LIVERPOOL has been told to pay back more of the public subsidy it received in order to expand its cruise operation.
The Merseysiders' bid to become a "turnaround" terminal while paying back just £5.3m to the Department for Transport has today been turned down by Shipping Minister Mike Penning.
In a written statement to MPs, Mr Penning said: "I find that there are persuasive arguments that this level of repayment would be insufficient to reflect the adverse impact on competition with other ports."
He said he would seek independent advice on a "more appropriate figure".
Any lifting of the restrictions placed on Liverpool would need clearance from the European Commission, he added.
Mr Penning’s full statement said: “The Department consulted last year on a proposal from Liverpool City Council to alter the use of the City of Liverpool Cruise Terminal.
"The Department proposed to lift its objection to the removal of a grant condition that precludes use of the City of Liverpool Cruise Terminal for turnaround (start or end of cruise) operations, in return for the phased repayment of £5.3 million of grants.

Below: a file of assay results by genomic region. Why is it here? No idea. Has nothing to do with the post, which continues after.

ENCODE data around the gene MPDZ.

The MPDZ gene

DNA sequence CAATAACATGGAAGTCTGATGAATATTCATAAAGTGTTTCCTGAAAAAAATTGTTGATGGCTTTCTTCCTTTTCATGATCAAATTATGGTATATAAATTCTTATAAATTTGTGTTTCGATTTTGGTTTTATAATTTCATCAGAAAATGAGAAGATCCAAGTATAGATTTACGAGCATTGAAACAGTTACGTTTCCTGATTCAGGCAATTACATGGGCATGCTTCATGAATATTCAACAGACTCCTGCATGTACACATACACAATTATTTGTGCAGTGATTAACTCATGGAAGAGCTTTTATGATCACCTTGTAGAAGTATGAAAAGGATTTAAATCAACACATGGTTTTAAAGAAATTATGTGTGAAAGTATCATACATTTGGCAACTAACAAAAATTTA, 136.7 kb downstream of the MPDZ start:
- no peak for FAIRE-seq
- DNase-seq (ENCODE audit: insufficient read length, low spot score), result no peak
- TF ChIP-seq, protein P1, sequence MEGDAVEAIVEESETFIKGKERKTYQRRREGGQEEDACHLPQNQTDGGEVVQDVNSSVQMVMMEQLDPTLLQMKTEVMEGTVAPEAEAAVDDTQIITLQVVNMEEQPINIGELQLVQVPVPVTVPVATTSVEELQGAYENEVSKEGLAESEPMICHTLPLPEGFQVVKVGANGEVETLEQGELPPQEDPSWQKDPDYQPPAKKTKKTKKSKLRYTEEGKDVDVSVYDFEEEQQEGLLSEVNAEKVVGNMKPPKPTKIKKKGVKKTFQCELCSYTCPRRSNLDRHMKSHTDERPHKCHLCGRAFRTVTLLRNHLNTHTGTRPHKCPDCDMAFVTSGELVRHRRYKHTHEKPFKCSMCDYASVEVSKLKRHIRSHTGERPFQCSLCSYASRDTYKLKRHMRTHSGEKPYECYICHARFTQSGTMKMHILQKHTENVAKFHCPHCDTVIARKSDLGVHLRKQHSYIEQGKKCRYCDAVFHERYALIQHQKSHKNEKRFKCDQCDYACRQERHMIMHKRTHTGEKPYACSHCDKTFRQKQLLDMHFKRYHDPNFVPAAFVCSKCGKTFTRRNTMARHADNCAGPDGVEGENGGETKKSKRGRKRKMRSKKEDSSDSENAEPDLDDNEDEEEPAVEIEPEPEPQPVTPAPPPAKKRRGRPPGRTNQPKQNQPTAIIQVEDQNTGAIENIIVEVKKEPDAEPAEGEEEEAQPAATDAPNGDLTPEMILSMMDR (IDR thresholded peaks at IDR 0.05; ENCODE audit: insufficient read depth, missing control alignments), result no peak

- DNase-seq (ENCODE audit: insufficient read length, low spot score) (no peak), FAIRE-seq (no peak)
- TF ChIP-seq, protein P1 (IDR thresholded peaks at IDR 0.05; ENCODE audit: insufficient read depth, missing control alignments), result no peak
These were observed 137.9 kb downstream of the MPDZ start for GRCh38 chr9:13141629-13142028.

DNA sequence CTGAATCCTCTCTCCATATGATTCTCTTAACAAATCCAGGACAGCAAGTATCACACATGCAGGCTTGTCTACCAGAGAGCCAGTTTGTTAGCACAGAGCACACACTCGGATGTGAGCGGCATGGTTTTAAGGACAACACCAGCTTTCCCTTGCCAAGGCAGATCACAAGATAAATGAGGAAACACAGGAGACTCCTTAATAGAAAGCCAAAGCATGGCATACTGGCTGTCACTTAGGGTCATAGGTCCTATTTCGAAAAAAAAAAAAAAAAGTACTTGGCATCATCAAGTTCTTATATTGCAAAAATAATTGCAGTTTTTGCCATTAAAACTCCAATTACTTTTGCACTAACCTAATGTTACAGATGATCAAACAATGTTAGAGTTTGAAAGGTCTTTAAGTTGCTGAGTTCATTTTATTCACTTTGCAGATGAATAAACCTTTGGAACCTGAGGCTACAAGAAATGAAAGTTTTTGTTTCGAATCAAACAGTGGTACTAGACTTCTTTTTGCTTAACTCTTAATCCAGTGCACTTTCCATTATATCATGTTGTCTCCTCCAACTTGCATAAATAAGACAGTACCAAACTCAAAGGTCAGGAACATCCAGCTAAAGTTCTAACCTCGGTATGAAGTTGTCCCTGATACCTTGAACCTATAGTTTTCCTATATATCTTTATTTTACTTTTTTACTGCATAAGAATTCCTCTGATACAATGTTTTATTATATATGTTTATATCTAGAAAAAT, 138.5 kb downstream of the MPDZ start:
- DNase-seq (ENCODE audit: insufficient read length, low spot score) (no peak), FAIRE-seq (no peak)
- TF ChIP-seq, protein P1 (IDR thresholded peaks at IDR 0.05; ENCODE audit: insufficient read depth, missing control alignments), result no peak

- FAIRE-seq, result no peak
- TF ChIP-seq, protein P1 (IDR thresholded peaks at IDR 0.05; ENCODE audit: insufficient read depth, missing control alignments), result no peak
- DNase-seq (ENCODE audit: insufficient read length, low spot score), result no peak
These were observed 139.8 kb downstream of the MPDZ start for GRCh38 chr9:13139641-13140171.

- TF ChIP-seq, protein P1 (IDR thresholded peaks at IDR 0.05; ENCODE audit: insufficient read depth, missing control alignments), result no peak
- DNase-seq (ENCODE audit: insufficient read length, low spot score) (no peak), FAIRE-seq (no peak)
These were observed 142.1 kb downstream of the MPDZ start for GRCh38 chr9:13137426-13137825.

"In the light of that consultation, I find that there are persuasive arguments that this level of repayment would be insufficient to reflect the adverse impact on competition with other ports.
"I therefore intend shortly to seek independent advice on a more appropriate figure.
“I will report further to the House when I have reached a decision on the DfT objection. As Liverpool City Council is aware, turnaround operations would also require State Aid clearance from the European Commission.
“Meanwhile, turnaround cruise operations continue to be permitted at Langton Dock in Liverpool.”